Bai Xep Fishing Village
The next day, we headed north to the more central Quy Nhon area, which was recommended to us by our friend Tho from Hanoi. Instead of staying in Quy Nhon, we booked a room about fifteen minutes south of Quy Nhon in a tiny, local fishing village called Bai Xep, and it was one of the best experiences of our entire trip, despite the grueling journey to get there (7 hours in a 15 seater minivan filled with 30 people and all their luggage — seriously! I counted! — with no air conditioning, so windows were rolled down and we were covered in a not-so-fine layer of street dust at the end). Gotta love public transportation in Southeast Asia!
Our little hotel, Haven, was situated in a small cove behind the fishing village, looking out to the sea and a vast, uncountable blanket of fishing lamps reaching far out into the ocean. The area was perfectly secluded and more peaceful and wonderful than we had hoped for. In fact, despite having to stay at the backpacker’s hostel (owned by the same people) next door, we extended our stay because just loved the cove and village so much.
We met some wonderful people during our stay here — Greg and Jade, the Aussies who reside in London; Karl, a wonderfully colorful Liverpudlian with wildly colorful stories from his work as in the police force; Kiem and Thi, the two fisherman who spoke no English who befriended us and took us snail diving; and Le, the sassy 14-year old who showed us around the village. Walking through the village, we made friends easily, since everybody was curious about Mitch’s beard and then became explosively excited to hear I have a Vietnamese background, haha!
Life in the Village
Nearly everyone in the village made their living from fishing. The shores of our little cove were lined with traditional Vietnamese row boats, which looked like large buckets powered by one oar. A bit off the coast floated many colorful fishing boats which were reachable by using the bucket boats. As I mentioned, farther out to sea, we saw hundreds and hundreds of lights fixed at the top of pyramidical, wooden structures about four or five feet tall. These lights turned on at night to attract squid, which the fisherman then caught to sell and eat.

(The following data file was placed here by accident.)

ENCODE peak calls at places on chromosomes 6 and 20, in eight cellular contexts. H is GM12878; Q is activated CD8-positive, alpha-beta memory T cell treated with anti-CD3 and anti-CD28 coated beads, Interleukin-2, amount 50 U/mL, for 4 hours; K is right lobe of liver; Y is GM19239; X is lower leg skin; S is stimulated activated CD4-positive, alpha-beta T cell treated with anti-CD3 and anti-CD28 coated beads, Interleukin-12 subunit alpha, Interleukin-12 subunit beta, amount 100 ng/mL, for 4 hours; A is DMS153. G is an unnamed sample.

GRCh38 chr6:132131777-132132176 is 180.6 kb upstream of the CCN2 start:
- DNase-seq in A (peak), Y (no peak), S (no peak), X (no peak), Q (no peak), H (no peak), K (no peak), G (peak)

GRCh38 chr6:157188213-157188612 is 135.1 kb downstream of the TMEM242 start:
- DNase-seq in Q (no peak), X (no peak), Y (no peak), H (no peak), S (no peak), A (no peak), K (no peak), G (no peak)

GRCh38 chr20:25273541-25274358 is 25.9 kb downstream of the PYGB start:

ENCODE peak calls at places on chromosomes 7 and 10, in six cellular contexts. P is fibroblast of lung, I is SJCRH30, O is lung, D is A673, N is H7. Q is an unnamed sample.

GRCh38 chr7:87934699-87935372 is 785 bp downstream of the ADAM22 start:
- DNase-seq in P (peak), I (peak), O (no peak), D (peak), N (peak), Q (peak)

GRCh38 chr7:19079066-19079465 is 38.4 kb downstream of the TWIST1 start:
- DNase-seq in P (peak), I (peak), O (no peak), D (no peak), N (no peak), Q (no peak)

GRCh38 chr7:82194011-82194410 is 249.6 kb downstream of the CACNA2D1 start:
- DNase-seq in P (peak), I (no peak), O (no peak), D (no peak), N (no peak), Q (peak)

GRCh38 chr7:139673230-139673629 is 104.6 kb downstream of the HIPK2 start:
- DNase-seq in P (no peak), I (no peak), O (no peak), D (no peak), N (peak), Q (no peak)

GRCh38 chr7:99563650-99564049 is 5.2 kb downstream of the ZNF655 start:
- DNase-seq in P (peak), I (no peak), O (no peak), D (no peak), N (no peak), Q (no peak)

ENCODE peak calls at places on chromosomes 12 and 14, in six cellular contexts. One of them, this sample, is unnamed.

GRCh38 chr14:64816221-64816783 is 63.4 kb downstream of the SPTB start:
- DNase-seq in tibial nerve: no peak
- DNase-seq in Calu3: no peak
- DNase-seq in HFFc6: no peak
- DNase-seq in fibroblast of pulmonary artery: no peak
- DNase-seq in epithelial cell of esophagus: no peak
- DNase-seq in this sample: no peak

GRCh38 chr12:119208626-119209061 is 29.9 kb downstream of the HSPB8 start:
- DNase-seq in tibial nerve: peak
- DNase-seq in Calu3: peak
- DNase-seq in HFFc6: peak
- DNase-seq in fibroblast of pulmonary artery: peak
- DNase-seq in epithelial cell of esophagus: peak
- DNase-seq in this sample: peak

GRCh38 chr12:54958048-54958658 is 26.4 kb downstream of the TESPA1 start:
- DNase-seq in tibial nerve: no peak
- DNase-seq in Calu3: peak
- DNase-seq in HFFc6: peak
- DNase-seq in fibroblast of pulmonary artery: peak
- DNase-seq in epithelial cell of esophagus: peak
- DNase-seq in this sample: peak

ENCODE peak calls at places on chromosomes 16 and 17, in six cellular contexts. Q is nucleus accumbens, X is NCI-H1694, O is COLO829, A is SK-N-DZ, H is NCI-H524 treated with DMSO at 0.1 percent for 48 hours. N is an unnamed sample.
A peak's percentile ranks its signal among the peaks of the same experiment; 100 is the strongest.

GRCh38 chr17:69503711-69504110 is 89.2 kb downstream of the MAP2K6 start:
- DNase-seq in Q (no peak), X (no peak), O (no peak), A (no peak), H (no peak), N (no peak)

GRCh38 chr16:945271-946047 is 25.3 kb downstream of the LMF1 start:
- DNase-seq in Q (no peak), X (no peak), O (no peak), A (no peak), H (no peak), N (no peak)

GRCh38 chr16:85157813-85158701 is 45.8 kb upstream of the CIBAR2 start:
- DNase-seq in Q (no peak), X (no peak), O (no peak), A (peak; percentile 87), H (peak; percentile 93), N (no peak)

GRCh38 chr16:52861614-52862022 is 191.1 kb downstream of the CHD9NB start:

We were invited by our village friends Kiem and Thi to go snail hunting one morning, which was an incredibly interesting experience. We hopped in the traditional bucket boats and rowed out to Kiem’s fishing boat, which we anchored near an island. Kiem and Thi — who were expert snail hunters — donned their goggles and their breathing devices. By breathing device, I mean they attached one end of at least 50 meters of tubing to a generator pump and tied the other end around their waist with enough on the tail end to reach their mouths. The pump just pushed air through the tubing, so while under water, they’d exhale into the water and then use the tube to get more air. Kiem and Thi stayed under water without surfacing using this technique for an hour! Since Mitch and I were just holding our breaths and diving, we couldn’t hunt as deep into the water and we became tired much more quickly, but it was so fun! We enjoyed the fruits of our labor on the floor of Kiem’s home with a handful of townspeople as well as Greg, Jade, and Alex, the owner of our hotel who was also friends with the local villagers.
In addition to our snail hunting and other adventures, Mitch and I were able to spend a good deal of time unwinding and relaxing on the beach. The scenery in our little cove was indescribably peaceful and calming yet full of vibrant colors and life.
Originally, we had only booked three or four days at Haven, but throughout our stay, we heard whisperings of some sort of fishing festival that was to take place after we planned to leave. So we booked two bunk beds in the hostel next door and extended our stay in Bai Xep.
On the morning of the festival, we and our fellow travelers woke up at 6am in order to observe the beginning of the festival in the town temple. Something must have gotten lost in translation, since the only thing happening at the temple was a breakfast feast for a bunch of men. We were disappointed about missing the festival, but the men invited us to eat with them and then peer-pressured Mitch into downing six shots of rice whiskey… at SIX A.M.!
Luckily, we found out the festival was actually later that evening in a small town about fifteen minutes away. Upon arriving there, Mitch and Greg were instant celebrities (being tall and white), and the children swarmed us, showering us in glitter and laughter. We walked around the festival (which included a stage, tons of street food, and games), stuffing ourselves with the amazing grilled quail.
We were so sad to say goodbye to Bai Xep and all of our friends, but there were new places to see and people to meet! We will never forget our time in this sleepy fishing village or the wonderful people we met!